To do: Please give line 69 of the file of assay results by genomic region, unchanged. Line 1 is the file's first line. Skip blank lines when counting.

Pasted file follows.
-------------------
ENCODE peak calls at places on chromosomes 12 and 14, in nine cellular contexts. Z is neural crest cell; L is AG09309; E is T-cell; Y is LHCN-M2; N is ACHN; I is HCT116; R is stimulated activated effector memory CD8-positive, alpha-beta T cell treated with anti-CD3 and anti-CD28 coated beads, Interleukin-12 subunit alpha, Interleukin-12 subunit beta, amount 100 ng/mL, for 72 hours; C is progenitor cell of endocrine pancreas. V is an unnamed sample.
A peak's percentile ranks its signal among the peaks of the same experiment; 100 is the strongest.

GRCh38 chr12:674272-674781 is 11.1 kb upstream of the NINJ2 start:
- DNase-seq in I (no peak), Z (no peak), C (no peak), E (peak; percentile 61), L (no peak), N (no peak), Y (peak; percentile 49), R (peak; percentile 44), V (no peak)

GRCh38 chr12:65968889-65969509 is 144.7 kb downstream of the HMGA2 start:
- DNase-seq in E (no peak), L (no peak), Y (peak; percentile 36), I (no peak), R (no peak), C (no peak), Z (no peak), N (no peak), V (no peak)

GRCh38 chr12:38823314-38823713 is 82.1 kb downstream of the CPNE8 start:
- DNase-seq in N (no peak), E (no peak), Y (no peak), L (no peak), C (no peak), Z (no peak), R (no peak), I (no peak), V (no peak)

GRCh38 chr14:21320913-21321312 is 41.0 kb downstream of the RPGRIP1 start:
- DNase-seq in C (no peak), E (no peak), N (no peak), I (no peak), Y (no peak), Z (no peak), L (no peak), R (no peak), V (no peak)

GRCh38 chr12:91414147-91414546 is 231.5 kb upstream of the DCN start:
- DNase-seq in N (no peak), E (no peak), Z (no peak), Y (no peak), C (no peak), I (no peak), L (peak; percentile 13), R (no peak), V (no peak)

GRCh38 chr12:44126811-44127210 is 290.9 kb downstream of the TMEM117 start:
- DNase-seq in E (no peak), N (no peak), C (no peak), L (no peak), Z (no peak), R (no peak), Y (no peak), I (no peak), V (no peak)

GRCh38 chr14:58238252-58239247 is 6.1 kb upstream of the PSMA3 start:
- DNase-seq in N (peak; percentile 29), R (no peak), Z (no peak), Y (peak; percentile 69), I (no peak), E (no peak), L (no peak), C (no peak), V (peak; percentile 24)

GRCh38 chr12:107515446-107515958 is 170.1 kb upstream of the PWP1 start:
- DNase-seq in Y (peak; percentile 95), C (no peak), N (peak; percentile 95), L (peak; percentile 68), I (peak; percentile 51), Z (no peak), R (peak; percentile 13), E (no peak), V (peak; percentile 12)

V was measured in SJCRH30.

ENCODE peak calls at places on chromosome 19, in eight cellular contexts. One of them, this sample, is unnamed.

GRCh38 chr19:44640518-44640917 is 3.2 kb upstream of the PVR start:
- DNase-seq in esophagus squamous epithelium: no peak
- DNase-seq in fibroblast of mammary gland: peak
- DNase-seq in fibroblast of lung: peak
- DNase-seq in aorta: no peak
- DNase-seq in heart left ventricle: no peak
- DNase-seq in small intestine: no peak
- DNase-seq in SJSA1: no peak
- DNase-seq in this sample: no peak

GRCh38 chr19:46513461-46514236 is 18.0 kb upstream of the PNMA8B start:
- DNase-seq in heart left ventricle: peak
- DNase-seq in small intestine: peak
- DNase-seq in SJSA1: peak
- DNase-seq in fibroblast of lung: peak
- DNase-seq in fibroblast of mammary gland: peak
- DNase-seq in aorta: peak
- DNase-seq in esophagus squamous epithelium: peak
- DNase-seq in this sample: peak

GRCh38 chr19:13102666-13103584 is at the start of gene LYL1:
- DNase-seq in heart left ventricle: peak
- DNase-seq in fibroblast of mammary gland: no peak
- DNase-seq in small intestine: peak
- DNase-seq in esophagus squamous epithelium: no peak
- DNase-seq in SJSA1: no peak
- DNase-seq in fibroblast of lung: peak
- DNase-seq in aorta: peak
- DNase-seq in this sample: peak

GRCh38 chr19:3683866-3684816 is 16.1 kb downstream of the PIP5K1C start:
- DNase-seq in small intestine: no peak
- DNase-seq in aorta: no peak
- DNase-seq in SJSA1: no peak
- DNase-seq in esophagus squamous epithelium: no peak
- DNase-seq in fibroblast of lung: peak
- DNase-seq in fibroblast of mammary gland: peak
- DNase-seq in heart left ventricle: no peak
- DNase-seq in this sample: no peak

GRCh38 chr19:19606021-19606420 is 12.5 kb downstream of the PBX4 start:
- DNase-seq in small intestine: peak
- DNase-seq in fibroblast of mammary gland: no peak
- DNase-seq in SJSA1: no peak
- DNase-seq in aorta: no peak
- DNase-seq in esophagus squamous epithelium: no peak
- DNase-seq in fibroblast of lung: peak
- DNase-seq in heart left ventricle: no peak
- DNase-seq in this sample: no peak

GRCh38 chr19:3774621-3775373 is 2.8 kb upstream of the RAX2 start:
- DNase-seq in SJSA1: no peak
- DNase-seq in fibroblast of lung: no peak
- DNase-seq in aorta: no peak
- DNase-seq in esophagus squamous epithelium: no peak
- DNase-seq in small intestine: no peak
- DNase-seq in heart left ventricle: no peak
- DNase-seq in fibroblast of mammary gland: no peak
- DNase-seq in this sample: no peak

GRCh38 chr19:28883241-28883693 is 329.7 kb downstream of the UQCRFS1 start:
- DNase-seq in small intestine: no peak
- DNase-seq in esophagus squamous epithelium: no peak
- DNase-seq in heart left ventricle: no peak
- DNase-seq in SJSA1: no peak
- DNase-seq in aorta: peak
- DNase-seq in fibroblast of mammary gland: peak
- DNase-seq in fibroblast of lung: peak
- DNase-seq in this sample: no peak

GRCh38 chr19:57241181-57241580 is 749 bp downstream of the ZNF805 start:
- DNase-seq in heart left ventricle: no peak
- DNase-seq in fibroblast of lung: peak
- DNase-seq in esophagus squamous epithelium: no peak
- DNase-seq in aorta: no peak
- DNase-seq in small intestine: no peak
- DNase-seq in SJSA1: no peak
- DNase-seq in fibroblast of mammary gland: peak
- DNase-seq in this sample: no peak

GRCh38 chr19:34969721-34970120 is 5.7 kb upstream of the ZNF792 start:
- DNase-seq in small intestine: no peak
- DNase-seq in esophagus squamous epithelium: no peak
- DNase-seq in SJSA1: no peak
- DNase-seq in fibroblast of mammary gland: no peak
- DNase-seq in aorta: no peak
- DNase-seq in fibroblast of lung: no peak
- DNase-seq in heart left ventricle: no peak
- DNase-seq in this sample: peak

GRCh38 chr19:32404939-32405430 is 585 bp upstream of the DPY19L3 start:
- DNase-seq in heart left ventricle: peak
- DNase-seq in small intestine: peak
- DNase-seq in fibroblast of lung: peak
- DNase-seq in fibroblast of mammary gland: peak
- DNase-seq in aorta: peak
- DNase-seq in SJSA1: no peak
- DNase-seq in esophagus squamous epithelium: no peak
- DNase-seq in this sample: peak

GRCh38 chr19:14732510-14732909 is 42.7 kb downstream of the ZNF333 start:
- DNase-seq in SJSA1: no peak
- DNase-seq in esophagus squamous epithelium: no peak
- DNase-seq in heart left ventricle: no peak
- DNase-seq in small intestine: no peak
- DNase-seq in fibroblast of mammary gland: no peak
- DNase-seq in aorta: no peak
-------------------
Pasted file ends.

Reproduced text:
- DNase-seq in aorta: no peak